levijfoster's  Instagram Profile

levijfoster

@levijfoster

Add to circle
  • Small
  • Medium
  • Large
- This time last year my six siblings and I headed home to Alaska to be with our mother as she battled pancreatic cancer. It was the first time I had seen mom in person since starting her rigorous chemo treatment. I'll never forget getting home, running upstairs to find her patiently waiting in her rocking chair with a big grin on her face. I walked over and hugged her. We both started to cry as I held her emaciated body. She whispered she loved me and I tried to return the sentiment through my tears. We cried for many reasons but overwhelmingly because two months prior she was a healthy active woman and I think we both knew what was rapidly approaching. We excepted it there together. Since coming out my mother and I have shared a very honest relationship. No secrets or hiding. She knew with me she didn't have to practice the cultural sugar coating and conversational waltzing so common within her mormon community. Until our sobbing I wanted to hide the reality that she was dying. But I had to respect and participate in her relief as we acknowledged the inevitable without guilt for looking outside the expectations of an unrealistic recovery. Those of you who've lost a loved one know we never forget them. We turn to look for them in their habitual places. We look through our phones to call them. Their absence does not observe time. Though my mother passed away 9 months ago, this photo still feels like yesterday. Shaving the head of the woman that birthed, dressed and fed my sister (shown) and I was beyond a vulnerable experience and especially for mom. As difficult as watching her body fail her was, somehow I'm starting to see her last days as beautiful instead of just painful. I can only hope that this realization is unoriginal and part of a process toward a new perspective. ❀️
- This time last year my six siblings and I headed home to Alaska to be with our mother as she battled pancreatic cancer. It was the first time I had seen mom in person since starting her rigorous chemo treatment. I& #39;ll never forget getting home, running upstairs to find her patiently waiting in her rocking chair with a big grin on her face. I walked over and hugged her. We both started to cry as I held her emaciated body. She whispered she loved me and I tried to return the sentiment through my tears. We cried for many reasons but overwhelmingly because two months prior she was a healthy active woman and I think we both knew what was rapidly approaching. We excepted it there together. Since coming out my mother and I have shared a very honest relationship. No secrets or hiding. She knew with me she didn& #39;t have to practice the cultural sugar coating and conversational waltzing so common within her mormon community. Until our sobbing I wanted to hide the reality that she was dying. But I had to respect and participate in her relief as we acknowledged the inevitable without guilt for looking outside the expectations of an unrealistic recovery. Those of you who& #39;ve lost a loved one know we never forget them. We turn to look for them in their habitual places. We look through our phones to call them. Their absence does not observe time. Though my mother passed away 9 months ago, this photo still feels like yesterday. Shaving the head of the woman that birthed, dressed and fed my sister (shown) and I was beyond a vulnerable experience and especially for mom. As difficult as watching her body fail her was, somehow I& #39;m starting to see her last days as beautiful instead of just painful. I can only hope that this realization is unoriginal and part of a process toward a new perspective. ❀️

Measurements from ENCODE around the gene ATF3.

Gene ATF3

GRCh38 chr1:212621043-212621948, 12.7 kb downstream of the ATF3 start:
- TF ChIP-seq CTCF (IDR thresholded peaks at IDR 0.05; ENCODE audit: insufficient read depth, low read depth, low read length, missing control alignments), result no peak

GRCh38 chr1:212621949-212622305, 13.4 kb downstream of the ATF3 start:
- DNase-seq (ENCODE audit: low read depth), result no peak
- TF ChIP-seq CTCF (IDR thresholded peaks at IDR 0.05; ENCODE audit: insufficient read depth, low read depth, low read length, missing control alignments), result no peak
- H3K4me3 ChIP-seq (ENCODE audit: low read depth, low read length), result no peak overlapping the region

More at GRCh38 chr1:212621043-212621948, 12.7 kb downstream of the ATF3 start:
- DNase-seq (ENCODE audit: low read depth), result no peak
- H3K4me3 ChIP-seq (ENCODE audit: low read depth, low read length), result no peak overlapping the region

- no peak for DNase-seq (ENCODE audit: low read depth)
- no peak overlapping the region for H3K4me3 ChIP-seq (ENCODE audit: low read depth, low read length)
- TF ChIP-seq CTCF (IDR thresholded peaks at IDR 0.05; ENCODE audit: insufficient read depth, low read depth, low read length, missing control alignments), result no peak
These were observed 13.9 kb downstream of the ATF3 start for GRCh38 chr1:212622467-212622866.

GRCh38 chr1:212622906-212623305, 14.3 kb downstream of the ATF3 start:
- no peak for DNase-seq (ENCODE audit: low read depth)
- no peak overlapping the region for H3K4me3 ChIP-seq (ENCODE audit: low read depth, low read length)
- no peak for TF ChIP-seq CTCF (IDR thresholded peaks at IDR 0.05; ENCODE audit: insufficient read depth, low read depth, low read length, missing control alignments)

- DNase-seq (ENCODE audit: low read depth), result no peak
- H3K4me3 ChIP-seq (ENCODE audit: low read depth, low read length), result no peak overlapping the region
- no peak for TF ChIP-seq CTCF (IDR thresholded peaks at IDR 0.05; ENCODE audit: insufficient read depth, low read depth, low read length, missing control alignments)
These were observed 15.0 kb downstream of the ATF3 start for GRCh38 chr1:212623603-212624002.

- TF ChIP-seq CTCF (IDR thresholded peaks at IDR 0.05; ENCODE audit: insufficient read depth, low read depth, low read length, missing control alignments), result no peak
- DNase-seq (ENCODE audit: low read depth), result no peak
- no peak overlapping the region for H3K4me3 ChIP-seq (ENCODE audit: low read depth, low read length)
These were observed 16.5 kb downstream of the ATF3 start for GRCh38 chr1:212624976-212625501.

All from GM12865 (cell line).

- This time last year my six siblings and I headed home to Alaska to be with our mother as she battled pancreatic cancer. It was the first time I had seen mom in person since starting her rigorous chemo treatment. I'll never forget getting home, running upstairs to find her patiently waiting in her rocking chair with a big grin on her face. I walked over and hugged her. We both started to cry as I held her emaciated body. She whispered she loved me and I tried to return the sentiment through my tears. We cried for many reasons but overwhelmingly because two months prior she was a healthy active woman and I think we both knew what was rapidly approaching. We excepted it there together. Since coming out my mother and I have shared a very honest relationship. No secrets or hiding. She knew with me she didn't have to practice the cultural sugar coating and conversational waltzing so common within her mormon community. Until our sobbing I wanted to hide the reality that she was dying. But I had to respect and participate in her relief as we acknowledged the inevitable without guilt for looking outside the expectations of an unrealistic recovery. Those of you who've lost a loved one know we never forget them. We turn to look for them in their habitual places. We look through our phones to call them. Their absence does not observe time. Though my mother passed away 9 months ago, this photo still feels like yesterday. Shaving the head of the woman that birthed, dressed and fed my sister (shown) and I was beyond a vulnerable experience and especially for mom. As difficult as watching her body fail her was, somehow I'm starting to see her last days as beautiful instead of just painful. I can only hope that this realization is unoriginal and part of a process toward a new perspective. ❀️

This product uses the Instagram API but is not endorsed or certified by Instagram. All Instagramβ„’ logos and trademarks displayed on this application are property of Instagram.